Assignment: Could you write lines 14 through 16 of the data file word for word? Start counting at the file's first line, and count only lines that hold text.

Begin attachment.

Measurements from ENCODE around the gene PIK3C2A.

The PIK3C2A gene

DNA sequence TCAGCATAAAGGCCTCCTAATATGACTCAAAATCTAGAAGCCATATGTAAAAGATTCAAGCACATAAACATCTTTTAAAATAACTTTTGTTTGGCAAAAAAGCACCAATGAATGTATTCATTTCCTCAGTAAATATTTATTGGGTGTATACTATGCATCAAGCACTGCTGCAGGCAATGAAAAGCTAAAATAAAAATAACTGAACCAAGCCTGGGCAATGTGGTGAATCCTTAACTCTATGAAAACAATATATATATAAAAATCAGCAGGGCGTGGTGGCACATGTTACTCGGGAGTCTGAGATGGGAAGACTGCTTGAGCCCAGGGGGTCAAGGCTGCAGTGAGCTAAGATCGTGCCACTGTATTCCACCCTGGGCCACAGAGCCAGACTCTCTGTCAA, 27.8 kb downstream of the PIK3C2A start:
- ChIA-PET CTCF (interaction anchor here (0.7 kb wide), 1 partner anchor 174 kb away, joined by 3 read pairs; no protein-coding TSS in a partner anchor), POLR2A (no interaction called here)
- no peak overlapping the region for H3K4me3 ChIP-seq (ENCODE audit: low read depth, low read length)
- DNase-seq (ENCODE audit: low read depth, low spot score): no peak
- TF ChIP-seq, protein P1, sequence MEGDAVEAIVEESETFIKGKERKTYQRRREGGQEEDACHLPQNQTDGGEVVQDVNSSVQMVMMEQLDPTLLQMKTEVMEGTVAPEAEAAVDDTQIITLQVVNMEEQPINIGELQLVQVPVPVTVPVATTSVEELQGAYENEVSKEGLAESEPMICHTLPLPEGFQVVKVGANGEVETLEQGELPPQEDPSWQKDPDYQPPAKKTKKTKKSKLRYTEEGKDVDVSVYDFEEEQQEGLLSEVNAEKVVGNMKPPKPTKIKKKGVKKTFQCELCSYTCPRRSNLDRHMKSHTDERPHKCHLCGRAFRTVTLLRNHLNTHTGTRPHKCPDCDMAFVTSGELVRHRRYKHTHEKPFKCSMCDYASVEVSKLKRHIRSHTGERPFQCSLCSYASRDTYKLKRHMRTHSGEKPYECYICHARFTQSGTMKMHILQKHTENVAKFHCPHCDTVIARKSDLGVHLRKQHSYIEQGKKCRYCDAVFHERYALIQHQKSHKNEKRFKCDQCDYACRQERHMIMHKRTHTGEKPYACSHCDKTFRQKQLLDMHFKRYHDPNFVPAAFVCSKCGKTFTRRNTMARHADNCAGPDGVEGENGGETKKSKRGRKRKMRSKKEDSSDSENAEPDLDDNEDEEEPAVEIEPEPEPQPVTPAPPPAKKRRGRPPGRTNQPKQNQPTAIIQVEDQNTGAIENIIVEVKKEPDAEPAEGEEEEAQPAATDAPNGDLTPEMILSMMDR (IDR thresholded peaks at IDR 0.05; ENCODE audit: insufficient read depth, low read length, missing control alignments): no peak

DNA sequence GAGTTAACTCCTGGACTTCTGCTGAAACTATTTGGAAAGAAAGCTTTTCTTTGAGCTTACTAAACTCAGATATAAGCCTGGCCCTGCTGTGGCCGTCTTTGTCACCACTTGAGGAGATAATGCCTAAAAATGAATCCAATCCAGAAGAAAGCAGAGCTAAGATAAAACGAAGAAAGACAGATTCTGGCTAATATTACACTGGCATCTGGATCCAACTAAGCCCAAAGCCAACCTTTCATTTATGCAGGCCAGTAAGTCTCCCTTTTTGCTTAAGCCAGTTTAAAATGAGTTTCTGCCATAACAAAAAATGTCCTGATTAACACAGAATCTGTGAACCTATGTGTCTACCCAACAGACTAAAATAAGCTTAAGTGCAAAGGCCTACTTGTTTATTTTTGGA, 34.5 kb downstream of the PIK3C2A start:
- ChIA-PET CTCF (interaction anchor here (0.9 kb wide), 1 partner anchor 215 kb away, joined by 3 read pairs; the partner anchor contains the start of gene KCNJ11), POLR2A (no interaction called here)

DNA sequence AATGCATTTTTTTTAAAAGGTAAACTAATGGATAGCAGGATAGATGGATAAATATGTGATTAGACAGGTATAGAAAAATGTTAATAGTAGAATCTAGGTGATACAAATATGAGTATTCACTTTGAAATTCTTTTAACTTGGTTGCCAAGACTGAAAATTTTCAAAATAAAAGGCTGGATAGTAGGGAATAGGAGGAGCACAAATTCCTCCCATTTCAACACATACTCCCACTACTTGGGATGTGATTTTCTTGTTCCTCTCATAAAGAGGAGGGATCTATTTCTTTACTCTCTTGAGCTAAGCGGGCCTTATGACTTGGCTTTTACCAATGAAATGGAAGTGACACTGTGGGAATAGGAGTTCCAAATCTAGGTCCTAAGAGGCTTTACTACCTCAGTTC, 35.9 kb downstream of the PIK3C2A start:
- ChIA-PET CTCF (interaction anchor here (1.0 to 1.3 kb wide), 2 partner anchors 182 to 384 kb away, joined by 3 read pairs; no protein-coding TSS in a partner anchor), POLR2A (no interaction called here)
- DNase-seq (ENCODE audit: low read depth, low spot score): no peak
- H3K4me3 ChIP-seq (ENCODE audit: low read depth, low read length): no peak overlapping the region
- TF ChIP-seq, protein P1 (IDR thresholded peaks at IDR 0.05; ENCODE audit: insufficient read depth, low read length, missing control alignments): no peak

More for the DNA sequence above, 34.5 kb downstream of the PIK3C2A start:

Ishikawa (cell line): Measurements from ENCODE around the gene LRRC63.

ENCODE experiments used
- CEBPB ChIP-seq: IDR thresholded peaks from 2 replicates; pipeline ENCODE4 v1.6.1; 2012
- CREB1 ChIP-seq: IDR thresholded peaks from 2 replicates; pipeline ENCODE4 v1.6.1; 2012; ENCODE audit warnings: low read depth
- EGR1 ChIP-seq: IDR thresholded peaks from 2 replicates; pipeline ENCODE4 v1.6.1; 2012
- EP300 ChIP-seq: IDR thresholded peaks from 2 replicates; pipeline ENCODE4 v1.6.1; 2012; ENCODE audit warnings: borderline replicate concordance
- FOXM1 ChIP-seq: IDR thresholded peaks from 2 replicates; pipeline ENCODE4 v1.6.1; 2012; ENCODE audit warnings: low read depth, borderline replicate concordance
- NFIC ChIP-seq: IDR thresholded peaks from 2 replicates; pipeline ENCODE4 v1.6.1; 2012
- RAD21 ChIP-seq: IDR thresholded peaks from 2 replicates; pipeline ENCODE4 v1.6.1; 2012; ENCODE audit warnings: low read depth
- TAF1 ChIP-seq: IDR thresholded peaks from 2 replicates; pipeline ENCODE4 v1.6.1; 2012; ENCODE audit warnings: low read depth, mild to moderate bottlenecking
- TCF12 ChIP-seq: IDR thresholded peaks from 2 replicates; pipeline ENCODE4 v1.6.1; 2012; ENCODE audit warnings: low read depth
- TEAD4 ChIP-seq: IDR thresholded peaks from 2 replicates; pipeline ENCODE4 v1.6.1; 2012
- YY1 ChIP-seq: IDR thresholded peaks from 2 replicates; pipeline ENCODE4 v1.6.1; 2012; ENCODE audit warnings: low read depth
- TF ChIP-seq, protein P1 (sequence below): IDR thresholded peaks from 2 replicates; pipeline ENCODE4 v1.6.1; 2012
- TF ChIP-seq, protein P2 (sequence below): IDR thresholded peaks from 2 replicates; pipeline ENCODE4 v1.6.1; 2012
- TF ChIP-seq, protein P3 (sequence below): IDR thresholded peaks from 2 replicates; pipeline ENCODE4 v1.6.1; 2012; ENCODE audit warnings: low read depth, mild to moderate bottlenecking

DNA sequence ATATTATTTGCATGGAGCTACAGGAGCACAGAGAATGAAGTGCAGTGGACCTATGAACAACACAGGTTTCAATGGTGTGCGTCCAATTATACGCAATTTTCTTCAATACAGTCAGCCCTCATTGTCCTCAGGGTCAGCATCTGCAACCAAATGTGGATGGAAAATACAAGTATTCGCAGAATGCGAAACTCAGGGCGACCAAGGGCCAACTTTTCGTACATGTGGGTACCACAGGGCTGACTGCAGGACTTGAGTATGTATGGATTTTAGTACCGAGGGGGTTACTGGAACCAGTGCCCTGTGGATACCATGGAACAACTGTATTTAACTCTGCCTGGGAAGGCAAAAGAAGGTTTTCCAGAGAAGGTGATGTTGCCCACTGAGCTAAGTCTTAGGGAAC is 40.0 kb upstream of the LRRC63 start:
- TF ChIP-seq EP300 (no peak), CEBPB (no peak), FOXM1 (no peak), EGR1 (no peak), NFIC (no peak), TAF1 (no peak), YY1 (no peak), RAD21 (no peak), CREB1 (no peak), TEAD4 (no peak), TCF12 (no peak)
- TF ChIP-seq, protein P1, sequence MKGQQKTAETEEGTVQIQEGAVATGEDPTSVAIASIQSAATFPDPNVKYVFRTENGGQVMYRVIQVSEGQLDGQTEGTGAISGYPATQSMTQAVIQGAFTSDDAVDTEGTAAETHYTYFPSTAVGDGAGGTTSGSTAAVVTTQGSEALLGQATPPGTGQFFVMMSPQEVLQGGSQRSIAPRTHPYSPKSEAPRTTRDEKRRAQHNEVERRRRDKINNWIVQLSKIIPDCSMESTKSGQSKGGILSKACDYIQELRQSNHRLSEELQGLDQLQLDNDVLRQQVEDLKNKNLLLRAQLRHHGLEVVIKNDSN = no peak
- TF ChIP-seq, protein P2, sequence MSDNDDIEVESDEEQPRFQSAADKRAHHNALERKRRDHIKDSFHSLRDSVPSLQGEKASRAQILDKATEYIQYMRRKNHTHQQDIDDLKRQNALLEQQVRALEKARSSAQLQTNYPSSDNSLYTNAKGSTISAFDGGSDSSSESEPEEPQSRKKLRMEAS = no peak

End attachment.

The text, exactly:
- TF ChIP-seq, protein P1 (IDR thresholded peaks at IDR 0.05; ENCODE audit: insufficient read depth, low read length, missing control alignments): no peak

More for the DNA sequence above, 34.5 kb downstream of the PIK3C2A start:

Ishikawa (cell line): Measurements from ENCODE around the gene LRRC63.